Brad Ban’s dad is a retired miner, but Brad doesn’t plan on following his footsteps.
Instead, the Mullan High School sophomore’s future will involve computers or electrical engineering, he said.
Unlike the silver mines, “electricity will be around forever,” Ban explained Wednesday.
The decline of the natural resources industries in the Silver Valley and in Benewah County is why schools there have received a five-year, $431,000-per-year “School to Work” grant.
Only eight of the rural grants were awarded nationwide.
On Wednesday, Ban joined other students, educators, parents and business people to learn how to prepare for the changing workplace.
About 75 people from six school districts in Benewah and Shoshone counties attended the three-day workshop at North Idaho College’s Workforce Training Center.
It was the first anniversary of the national School to Work Opportunities Act that created the grant program.
Two Wallace High School students, Leslie Clark and Gina Hulsizer, said they were interested in pursuing accounting careers and are taking accounting classes.
“I’m sure there’s other things I’d be interested in,” Clark said. But like most students, she is uncertain about what will be available in the future job market.
The grant will help pay for career information centers in schools and for trips to visit people in fields that interest students.
The grant, which is being administered by the North Idaho Private Industry Council, is designed to create business and school partnerships, start school-based businesses, encourage apprenticeships outside of school and practical academic classes in school.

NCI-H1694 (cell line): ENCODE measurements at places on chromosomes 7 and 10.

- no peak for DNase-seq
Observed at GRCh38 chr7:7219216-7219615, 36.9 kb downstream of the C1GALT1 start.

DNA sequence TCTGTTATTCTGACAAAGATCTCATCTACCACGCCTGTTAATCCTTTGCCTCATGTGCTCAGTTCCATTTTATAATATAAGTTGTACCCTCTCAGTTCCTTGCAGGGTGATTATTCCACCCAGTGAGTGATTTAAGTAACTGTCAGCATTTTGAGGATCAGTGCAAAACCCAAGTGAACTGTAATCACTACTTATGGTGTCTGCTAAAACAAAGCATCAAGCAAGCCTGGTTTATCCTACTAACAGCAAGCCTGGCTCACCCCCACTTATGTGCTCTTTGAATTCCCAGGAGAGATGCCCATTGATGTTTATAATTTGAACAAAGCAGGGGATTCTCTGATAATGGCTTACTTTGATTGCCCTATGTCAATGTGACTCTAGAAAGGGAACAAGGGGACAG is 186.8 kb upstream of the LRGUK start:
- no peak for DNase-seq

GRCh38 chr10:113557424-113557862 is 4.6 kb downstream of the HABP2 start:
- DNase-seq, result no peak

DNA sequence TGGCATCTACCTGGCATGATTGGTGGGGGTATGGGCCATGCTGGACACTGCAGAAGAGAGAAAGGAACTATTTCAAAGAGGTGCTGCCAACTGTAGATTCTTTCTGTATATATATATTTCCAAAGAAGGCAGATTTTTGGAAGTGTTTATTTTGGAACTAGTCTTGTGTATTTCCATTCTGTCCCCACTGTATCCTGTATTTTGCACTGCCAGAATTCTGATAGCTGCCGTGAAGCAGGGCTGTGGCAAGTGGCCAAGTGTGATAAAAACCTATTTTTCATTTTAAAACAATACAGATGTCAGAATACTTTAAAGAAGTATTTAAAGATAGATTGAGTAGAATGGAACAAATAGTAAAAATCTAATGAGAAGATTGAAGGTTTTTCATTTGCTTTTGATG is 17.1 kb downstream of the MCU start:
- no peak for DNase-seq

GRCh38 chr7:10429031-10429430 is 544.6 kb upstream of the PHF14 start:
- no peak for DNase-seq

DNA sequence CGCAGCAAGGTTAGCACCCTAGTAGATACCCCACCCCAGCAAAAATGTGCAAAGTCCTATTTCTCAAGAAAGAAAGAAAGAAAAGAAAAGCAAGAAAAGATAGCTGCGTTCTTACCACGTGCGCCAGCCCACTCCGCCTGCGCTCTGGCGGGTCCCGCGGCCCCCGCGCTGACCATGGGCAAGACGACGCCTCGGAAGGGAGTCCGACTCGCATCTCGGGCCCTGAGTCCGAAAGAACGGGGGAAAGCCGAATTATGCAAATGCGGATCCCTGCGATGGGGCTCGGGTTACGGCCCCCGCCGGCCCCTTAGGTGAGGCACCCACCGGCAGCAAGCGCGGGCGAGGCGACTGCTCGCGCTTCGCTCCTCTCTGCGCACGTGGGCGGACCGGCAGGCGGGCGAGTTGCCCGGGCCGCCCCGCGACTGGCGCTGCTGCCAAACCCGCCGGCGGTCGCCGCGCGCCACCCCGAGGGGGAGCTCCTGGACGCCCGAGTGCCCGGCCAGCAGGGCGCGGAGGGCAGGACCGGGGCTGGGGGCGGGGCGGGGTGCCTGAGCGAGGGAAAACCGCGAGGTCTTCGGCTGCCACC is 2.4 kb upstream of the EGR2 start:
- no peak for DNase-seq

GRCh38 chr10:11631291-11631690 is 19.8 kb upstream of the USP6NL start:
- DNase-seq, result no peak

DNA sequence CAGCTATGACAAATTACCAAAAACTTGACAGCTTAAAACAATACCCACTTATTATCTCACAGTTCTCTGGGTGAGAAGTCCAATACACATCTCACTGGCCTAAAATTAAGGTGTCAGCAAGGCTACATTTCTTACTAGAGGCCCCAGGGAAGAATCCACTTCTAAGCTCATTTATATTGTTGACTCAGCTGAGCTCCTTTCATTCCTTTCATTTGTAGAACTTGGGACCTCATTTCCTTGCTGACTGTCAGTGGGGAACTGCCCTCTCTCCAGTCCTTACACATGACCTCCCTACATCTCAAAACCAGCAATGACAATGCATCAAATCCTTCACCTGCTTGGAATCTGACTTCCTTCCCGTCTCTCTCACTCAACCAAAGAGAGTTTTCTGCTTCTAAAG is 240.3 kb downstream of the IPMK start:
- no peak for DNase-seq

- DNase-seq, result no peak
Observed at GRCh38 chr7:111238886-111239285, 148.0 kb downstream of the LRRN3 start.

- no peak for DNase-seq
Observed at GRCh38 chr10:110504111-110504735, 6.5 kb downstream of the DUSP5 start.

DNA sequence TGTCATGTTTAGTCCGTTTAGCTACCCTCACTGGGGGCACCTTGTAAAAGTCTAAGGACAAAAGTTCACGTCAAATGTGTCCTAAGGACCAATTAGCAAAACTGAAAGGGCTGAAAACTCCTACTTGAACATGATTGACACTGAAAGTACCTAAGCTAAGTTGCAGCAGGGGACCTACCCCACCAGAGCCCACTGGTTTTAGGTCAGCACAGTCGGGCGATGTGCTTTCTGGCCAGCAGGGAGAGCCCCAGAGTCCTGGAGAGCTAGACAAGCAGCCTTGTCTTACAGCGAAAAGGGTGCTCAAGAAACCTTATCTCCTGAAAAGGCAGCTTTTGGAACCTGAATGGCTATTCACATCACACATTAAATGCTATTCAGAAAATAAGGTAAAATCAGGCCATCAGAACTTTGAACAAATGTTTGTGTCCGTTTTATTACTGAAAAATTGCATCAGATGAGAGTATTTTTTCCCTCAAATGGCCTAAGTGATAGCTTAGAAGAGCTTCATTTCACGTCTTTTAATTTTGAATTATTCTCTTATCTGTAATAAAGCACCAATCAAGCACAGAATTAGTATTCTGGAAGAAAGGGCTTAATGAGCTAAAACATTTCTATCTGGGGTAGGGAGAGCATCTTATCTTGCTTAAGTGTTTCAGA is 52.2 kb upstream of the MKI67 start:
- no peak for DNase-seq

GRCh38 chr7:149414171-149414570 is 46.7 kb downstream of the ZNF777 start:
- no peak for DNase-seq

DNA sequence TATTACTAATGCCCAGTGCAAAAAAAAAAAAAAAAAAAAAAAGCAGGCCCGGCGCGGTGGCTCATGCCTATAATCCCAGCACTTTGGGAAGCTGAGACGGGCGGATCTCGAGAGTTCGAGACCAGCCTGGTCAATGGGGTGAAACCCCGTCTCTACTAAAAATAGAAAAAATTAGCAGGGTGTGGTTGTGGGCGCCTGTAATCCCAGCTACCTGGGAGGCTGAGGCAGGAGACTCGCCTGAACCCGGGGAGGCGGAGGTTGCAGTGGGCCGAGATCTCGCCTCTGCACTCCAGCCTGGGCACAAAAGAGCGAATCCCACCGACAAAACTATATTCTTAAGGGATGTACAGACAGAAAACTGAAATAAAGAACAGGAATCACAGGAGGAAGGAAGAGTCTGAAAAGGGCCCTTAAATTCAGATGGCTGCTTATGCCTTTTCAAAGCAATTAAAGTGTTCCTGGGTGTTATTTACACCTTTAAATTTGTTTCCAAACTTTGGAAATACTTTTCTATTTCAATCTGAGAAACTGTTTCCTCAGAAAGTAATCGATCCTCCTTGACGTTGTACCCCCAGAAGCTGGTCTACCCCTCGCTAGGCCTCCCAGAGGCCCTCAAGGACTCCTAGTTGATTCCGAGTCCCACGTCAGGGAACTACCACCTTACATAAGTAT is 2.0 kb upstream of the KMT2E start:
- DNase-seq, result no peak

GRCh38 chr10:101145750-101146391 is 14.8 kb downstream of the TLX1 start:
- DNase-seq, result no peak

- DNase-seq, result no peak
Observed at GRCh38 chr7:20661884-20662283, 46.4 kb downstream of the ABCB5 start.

“It will be really good for Wallace, because we don’t have much,” Hulsizer said. “There’s not much going on at all.”
In essence, the School-to-Work model is designed to revolutionize schools.
Lunch speaker Cal Crow, a consultant from the Center on Education and Work in Des Moines, argued that schools are out of touch with reality.
He advocates “rethinking the whole purpose of education in this country,” Crow said. “We’re hard-pressed to say what does a grade mean, or what does a diploma mean.”
This year, he said, 700,000 high school graduates will not be able to read their diplomas. And soon, fast-food jobs will be hard to come by as more businesses move toward automation.
Under the new model, schools are organized according to career paths, not academic departments. Students will start a career portfolio in middle school, which adapts, changes and grows as they progress through school.
Students will not progress to another grade until they’ve mastered certain skills. Students will learn to be flexible, and have multiple skills that allow them to adapt.
“Suppose you’re the best darn timber worker in the world and no one needs timber workers. What happens? You’re stuck,” Crow said. “That’s what’s happening now.”
As Crow delivered a competitive job forecast, some students wore furrowed brows.
Their schools are only in the planning stages for adopting the new teaching model. Some students doubt the grant will directly help them.
“It’s going to take some time,” said St. Maries sophomore Andy Baerlocher. “I wish I could be here when it gets going.”